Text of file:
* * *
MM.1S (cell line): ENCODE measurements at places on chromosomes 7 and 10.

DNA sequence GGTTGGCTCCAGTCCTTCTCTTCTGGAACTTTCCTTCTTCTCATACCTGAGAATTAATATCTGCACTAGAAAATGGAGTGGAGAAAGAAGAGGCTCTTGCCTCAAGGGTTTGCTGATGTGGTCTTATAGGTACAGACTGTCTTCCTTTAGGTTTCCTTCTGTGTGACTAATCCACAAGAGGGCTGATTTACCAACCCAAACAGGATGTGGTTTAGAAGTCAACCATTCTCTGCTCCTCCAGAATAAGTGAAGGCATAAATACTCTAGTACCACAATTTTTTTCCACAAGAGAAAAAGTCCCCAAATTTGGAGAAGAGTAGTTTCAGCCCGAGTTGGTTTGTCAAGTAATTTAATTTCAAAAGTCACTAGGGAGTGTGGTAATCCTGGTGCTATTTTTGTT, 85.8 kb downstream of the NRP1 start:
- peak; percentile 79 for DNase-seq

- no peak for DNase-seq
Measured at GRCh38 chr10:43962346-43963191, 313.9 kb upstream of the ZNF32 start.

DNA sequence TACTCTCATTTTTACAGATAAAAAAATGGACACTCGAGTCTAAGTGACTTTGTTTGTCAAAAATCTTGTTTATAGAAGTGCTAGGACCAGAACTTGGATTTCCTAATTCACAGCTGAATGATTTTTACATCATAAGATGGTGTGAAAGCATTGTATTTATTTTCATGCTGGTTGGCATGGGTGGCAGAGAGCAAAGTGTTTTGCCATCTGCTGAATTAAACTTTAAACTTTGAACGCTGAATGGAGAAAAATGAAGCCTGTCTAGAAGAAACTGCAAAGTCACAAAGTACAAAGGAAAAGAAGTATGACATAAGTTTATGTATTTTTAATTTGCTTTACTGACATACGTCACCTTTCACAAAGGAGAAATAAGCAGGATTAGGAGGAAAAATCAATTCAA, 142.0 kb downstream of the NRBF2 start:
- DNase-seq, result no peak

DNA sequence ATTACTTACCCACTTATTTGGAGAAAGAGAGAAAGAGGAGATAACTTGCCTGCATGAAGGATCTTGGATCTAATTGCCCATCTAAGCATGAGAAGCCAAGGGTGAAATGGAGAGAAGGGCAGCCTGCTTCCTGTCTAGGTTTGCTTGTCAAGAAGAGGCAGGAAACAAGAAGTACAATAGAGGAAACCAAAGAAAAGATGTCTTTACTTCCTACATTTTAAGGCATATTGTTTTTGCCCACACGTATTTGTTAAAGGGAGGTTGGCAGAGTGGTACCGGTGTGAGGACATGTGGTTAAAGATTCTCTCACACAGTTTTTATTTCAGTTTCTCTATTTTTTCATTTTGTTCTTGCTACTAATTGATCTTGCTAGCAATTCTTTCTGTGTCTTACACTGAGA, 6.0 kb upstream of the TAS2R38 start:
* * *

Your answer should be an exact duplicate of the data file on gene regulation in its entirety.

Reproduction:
MM.1S (cell line): ENCODE measurements at places on chromosomes 7 and 10.

DNA sequence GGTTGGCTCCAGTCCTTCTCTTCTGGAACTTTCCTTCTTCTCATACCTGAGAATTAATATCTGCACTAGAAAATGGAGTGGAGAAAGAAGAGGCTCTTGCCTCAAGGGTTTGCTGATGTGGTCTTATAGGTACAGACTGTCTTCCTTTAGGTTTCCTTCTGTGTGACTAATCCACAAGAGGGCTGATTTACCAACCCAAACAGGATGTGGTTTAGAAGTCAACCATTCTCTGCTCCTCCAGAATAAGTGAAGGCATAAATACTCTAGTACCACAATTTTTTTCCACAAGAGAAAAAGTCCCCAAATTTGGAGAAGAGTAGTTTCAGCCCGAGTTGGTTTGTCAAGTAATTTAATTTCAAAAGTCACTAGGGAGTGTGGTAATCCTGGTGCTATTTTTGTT, 85.8 kb downstream of the NRP1 start:
- peak; percentile 79 for DNase-seq

- no peak for DNase-seq
Measured at GRCh38 chr10:43962346-43963191, 313.9 kb upstream of the ZNF32 start.

DNA sequence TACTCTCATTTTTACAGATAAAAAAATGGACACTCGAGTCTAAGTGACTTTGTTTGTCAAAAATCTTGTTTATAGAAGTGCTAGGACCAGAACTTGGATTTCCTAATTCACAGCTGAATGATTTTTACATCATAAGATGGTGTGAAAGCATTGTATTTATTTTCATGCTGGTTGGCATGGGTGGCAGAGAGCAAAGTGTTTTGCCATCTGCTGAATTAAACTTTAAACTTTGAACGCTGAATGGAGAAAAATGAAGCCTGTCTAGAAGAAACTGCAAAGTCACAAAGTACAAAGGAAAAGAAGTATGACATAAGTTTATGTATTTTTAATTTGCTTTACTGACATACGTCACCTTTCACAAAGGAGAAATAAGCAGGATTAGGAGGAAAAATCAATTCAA, 142.0 kb downstream of the NRBF2 start:
- DNase-seq, result no peak

DNA sequence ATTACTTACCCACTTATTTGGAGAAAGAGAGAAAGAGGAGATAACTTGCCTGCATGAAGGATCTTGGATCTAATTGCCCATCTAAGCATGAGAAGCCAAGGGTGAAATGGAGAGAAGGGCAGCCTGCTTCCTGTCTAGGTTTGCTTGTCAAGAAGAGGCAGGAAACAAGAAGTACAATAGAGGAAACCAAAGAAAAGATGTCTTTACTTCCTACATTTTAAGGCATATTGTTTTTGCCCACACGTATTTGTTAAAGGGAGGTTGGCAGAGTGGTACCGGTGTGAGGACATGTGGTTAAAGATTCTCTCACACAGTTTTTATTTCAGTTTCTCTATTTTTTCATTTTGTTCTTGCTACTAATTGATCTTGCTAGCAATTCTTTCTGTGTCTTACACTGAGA, 6.0 kb upstream of the TAS2R38 start: